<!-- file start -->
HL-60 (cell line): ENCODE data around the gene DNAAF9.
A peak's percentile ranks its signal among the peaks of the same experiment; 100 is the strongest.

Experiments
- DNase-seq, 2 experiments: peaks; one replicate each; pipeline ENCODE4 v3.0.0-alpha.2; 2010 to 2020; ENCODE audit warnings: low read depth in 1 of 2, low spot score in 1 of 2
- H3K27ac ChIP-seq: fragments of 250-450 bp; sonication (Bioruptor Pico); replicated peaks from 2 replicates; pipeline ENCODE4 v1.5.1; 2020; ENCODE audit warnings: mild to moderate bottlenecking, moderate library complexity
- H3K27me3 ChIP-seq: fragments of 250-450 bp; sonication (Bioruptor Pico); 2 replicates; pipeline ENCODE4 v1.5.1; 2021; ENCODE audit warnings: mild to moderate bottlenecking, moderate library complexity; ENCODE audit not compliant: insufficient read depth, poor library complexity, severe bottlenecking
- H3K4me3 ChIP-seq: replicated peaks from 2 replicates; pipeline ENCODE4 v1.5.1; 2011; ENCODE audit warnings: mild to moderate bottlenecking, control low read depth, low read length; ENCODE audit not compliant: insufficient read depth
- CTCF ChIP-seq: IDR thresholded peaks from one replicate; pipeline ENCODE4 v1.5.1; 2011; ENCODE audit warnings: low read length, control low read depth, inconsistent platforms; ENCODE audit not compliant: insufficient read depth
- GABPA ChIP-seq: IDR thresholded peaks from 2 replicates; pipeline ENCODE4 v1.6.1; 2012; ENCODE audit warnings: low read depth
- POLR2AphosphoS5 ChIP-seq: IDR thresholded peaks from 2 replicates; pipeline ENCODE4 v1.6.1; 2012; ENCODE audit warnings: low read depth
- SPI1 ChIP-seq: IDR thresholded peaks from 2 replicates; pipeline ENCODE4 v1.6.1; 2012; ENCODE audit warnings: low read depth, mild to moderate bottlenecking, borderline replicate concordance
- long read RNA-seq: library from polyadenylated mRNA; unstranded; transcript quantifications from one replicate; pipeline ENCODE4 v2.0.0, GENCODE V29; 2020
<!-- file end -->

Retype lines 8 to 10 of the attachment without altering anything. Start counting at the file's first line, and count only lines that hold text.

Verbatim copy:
- CTCF ChIP-seq: IDR thresholded peaks from one replicate; pipeline ENCODE4 v1.5.1; 2011; ENCODE audit warnings: low read length, control low read depth, inconsistent platforms; ENCODE audit not compliant: insufficient read depth
- GABPA ChIP-seq: IDR thresholded peaks from 2 replicates; pipeline ENCODE4 v1.6.1; 2012; ENCODE audit warnings: low read depth
- POLR2AphosphoS5 ChIP-seq: IDR thresholded peaks from 2 replicates; pipeline ENCODE4 v1.6.1; 2012; ENCODE audit warnings: low read depth